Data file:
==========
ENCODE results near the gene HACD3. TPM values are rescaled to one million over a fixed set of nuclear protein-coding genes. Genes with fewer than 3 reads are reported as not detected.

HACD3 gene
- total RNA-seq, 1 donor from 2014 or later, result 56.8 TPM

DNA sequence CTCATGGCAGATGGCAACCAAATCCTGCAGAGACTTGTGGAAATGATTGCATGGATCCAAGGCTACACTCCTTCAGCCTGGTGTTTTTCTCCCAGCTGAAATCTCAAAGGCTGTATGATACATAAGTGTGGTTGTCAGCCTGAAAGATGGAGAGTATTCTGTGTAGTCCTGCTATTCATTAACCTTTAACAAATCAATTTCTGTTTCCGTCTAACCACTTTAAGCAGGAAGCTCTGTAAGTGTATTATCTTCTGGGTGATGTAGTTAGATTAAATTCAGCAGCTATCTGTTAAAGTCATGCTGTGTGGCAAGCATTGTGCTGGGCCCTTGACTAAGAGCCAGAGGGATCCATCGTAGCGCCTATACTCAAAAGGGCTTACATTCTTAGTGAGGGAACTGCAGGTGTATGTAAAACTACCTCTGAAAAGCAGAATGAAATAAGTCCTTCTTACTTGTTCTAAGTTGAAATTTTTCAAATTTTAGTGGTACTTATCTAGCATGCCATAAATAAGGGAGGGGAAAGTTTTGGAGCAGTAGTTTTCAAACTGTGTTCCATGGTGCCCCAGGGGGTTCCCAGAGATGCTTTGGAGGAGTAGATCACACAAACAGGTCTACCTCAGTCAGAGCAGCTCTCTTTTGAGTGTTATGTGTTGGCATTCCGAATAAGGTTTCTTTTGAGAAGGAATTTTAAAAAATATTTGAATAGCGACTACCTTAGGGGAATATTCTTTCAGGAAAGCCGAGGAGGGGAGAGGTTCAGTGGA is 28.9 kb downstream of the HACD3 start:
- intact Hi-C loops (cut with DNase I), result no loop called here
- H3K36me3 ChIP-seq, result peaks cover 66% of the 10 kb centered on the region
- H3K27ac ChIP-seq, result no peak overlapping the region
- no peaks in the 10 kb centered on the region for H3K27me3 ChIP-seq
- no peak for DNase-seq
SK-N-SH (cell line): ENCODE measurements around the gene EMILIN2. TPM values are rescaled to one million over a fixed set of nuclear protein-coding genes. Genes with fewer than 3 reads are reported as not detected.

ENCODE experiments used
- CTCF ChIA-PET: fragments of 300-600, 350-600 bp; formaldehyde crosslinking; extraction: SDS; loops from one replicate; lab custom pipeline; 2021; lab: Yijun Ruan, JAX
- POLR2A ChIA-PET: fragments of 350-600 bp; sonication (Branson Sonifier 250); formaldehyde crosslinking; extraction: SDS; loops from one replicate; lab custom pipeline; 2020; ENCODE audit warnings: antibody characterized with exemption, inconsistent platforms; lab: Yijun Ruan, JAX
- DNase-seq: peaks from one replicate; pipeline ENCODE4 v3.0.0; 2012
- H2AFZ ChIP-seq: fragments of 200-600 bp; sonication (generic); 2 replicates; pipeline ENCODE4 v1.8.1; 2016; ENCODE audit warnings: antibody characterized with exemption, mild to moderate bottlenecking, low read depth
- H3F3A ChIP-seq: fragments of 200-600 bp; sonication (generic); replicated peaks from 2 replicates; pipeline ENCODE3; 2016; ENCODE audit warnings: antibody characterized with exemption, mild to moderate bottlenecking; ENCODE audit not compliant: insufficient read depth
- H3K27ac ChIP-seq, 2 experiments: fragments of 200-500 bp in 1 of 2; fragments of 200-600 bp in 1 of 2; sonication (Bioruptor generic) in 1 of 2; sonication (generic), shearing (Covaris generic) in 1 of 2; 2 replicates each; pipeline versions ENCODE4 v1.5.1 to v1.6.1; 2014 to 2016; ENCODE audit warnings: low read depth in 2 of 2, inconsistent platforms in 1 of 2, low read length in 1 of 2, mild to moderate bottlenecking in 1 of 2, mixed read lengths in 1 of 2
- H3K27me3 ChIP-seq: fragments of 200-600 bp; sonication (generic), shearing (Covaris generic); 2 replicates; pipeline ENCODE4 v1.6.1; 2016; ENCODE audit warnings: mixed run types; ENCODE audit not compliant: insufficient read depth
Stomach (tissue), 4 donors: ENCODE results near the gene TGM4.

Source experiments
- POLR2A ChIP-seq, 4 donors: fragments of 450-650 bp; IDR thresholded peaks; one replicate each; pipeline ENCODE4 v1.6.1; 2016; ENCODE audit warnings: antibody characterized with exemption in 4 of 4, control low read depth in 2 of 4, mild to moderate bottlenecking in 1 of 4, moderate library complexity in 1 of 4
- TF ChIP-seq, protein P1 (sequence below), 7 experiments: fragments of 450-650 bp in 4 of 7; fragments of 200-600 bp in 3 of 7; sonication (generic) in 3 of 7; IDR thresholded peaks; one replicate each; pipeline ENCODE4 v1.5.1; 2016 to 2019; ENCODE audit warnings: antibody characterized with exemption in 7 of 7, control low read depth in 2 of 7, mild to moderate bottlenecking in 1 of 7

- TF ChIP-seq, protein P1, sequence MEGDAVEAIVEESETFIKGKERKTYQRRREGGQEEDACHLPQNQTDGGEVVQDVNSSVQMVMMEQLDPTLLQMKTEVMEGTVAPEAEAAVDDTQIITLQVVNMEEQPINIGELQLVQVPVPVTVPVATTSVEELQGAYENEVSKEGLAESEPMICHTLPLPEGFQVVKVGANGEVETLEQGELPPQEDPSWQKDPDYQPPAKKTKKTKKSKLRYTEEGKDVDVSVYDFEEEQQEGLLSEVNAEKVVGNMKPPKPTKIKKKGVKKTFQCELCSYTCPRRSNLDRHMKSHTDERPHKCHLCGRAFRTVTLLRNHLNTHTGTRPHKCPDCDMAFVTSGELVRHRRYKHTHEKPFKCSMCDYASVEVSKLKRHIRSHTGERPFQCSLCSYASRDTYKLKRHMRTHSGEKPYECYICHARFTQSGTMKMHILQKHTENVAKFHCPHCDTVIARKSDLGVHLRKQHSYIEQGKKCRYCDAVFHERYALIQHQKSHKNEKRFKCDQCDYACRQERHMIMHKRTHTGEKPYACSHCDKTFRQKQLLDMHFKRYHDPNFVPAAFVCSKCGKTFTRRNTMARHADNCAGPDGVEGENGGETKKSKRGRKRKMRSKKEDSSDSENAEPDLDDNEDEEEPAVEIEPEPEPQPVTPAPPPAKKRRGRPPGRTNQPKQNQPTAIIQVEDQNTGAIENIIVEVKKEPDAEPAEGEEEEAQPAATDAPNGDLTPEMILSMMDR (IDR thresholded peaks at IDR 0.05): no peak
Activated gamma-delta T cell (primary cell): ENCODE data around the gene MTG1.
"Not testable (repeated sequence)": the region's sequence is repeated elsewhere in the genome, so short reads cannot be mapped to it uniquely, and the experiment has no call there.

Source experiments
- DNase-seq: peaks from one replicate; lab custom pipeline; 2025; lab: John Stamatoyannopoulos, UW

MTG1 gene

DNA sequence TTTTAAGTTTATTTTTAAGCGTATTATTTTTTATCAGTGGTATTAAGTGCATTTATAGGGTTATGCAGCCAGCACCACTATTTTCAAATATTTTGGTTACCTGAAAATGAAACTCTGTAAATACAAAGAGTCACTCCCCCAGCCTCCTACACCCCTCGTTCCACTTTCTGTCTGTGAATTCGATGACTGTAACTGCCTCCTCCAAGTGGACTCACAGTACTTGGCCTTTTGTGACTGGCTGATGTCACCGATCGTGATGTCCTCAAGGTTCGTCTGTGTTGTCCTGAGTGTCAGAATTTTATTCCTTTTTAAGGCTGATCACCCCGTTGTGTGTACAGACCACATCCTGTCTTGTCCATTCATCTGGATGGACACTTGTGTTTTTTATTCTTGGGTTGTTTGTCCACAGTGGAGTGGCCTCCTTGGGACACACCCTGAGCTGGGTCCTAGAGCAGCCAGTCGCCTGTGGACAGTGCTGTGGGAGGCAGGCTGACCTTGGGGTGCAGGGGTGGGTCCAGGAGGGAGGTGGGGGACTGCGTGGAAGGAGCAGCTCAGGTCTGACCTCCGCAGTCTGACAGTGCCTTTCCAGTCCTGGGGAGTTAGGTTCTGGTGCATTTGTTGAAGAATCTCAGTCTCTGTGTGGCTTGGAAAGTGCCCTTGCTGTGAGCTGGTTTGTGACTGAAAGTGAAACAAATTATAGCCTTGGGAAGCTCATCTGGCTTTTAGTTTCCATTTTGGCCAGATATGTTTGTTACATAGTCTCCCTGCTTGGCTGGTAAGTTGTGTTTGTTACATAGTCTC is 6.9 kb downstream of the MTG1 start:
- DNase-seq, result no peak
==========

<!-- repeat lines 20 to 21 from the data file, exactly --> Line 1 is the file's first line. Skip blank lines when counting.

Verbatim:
Source experiments
- POLR2A ChIP-seq, 4 donors: fragments of 450-650 bp; IDR thresholded peaks; one replicate each; pipeline ENCODE4 v1.6.1; 2016; ENCODE audit warnings: antibody characterized with exemption in 4 of 4, control low read depth in 2 of 4, mild to moderate bottlenecking in 1 of 4, moderate library complexity in 1 of 4